When you move a client onto Xero there are a number of factors to consider from planning the migration through to customising Xero and training the client. By considering each step, you will ensure that Xero is set up correctly and is ready for your client to start using with confidence…
Do not under estimate the importance of planning the move to Xero. Adequate preparation will ensure that the client’s needs are met and that you have the time and resources to complete the conversion effectively.
The first step must be to speak to the client and discuss what they want from their new accounting system and to also get an understanding of how they operate. This will allow you to plan what you will need to set up and also consider any apps that they could use. Finally, discuss the deadlines that the client is working to in order to ensure that these are achievable.
Another often overlooked step in planning is to ensure that you have the right staff available to undertake the work. They must be trained so that they know what to do and you should have set processes in place so that all conversions are undertaken following the same guidelines.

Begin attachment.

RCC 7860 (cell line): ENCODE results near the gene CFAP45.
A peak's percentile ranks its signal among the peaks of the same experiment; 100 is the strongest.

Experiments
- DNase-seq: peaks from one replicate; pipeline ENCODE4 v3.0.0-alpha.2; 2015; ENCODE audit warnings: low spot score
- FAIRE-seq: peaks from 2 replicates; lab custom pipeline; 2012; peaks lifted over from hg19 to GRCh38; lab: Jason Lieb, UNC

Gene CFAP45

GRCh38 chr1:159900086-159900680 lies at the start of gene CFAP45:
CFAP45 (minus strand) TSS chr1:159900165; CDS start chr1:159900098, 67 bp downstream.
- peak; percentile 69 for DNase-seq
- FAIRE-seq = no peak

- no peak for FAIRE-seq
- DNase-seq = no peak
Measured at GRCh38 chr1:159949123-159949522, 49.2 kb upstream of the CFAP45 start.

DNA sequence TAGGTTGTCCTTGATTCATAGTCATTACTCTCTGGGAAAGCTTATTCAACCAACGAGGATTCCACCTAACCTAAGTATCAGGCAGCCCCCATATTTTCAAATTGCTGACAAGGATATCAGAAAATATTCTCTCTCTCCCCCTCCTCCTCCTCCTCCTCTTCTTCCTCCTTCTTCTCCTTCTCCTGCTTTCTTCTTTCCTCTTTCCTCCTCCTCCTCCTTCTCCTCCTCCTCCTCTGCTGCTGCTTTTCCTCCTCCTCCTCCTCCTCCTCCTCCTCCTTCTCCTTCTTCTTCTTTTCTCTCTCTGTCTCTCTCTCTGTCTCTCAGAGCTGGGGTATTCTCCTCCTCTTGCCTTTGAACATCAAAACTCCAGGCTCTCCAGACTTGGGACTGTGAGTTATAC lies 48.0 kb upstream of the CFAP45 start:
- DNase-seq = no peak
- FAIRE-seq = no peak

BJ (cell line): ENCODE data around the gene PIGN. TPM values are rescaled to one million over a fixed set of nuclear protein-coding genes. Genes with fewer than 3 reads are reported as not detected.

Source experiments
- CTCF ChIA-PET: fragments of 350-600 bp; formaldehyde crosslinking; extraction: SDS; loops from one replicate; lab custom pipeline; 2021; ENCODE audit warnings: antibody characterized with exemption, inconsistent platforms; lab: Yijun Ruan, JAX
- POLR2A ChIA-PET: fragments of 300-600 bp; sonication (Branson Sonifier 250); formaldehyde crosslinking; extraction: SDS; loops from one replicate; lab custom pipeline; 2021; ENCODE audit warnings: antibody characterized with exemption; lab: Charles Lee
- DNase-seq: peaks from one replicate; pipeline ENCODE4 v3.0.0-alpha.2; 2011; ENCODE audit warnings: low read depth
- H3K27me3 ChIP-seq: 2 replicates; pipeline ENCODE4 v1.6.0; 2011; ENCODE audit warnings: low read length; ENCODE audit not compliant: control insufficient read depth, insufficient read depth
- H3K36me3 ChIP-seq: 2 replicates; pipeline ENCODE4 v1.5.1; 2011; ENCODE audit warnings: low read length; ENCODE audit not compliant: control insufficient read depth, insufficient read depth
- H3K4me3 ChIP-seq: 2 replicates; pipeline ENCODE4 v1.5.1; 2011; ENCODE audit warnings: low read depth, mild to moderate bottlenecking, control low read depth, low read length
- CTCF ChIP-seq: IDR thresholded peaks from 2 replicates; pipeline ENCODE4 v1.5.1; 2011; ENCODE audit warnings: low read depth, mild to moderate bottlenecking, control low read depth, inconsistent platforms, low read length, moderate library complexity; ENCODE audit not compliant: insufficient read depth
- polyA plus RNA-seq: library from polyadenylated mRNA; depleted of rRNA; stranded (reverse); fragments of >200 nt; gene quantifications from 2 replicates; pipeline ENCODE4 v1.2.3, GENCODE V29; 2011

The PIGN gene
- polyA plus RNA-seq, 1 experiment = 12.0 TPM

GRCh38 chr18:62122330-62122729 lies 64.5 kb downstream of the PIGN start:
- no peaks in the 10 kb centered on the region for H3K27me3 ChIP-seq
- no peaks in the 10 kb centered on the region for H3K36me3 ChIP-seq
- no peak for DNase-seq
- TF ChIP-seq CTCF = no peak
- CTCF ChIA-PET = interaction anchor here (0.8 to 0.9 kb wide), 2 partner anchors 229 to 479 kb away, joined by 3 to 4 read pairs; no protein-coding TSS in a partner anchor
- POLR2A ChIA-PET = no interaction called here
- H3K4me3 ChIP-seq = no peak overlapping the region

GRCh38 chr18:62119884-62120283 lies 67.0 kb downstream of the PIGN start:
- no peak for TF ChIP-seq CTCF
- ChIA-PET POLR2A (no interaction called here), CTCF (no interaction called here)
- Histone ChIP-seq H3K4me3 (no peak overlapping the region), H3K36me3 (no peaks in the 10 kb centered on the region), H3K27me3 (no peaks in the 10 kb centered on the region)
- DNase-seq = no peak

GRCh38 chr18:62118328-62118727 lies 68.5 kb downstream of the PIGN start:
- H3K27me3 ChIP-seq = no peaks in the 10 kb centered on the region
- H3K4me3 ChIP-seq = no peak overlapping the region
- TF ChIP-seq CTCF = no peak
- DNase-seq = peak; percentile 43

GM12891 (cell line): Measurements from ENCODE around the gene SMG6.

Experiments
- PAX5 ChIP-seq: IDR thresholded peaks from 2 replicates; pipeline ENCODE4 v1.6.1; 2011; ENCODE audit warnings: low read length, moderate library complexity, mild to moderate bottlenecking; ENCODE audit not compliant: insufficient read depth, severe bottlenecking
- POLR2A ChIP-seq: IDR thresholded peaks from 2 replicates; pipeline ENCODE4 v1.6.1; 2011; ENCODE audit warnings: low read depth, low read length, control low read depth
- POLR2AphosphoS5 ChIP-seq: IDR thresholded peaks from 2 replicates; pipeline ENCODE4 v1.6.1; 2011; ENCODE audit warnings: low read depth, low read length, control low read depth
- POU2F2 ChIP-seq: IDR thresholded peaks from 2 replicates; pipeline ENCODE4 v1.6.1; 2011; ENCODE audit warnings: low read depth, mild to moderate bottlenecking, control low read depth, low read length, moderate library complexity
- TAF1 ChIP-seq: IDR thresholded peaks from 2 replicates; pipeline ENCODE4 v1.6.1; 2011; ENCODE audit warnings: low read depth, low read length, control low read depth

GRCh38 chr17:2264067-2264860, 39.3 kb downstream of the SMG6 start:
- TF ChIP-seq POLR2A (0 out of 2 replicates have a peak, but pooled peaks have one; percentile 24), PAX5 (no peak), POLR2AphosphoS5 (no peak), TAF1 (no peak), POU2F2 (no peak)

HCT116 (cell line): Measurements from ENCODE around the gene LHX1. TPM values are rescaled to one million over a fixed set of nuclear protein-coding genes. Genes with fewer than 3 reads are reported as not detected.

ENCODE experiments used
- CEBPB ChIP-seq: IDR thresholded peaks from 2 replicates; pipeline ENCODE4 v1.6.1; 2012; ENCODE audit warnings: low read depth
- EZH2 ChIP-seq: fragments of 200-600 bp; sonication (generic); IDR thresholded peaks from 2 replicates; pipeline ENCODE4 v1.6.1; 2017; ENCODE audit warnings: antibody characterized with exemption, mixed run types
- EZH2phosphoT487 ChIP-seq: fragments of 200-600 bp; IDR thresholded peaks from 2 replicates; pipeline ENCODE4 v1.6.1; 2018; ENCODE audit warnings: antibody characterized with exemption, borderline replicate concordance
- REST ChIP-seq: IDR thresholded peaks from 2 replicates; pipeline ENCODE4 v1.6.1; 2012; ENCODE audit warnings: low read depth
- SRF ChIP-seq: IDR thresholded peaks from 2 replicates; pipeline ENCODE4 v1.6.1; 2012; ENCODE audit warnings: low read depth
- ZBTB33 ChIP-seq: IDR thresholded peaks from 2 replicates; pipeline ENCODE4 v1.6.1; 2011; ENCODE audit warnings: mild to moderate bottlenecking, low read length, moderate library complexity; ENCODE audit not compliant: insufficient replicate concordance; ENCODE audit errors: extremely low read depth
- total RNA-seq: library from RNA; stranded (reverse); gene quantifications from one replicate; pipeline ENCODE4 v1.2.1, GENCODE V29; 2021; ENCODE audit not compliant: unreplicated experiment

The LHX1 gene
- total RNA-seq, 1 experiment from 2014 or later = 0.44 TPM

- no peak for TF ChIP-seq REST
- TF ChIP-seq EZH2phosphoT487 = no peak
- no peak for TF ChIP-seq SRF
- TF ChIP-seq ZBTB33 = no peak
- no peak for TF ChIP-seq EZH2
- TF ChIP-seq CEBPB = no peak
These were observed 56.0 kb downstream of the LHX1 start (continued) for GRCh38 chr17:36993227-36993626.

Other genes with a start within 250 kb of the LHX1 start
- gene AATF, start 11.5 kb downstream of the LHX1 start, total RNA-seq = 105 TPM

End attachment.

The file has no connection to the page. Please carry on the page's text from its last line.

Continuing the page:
Firstly decide when to convert to Xero. This should not be a random date but either at the year end or at the end of a VAT period.
Next, it is necessary to decide what information is needed from the old system in Xero. This basically comes down to whether the client wants to monitor their results going forward against their previous historic results. If historic results are needed then it will be necessary to bring over all the historical data into Xero. Software, such as Movemybooks, is available which will simplify this process. Once converted, the historical data can be used for KPI reports and trend analysis which can be automated through the use of apps such as Futrli and Spotlight.
Where the historical results are not required, the conversion is more straightforward through simply importing the conversion trial balance into Xero. In all cases ensure, before you undertake the conversion, that you clean up the data you are transferring so that it is both free of errors and is up to date and complete.
Customising Xero to your Client
Tailor Xero to your client so that it is customised for them and ready to use. The following steps are part of the set up that should be undertaken:-
- Enter the Year End – In the Financial Settings, enter the business’s year end. This will ensure that the reports run work out the year to date figures correctly and will know when one year ends and the new one starts.
- Update VAT Settings – It is important to set the VAT scheme and VAT quarters when setting up Xero. This is also done under the Financial Settings section.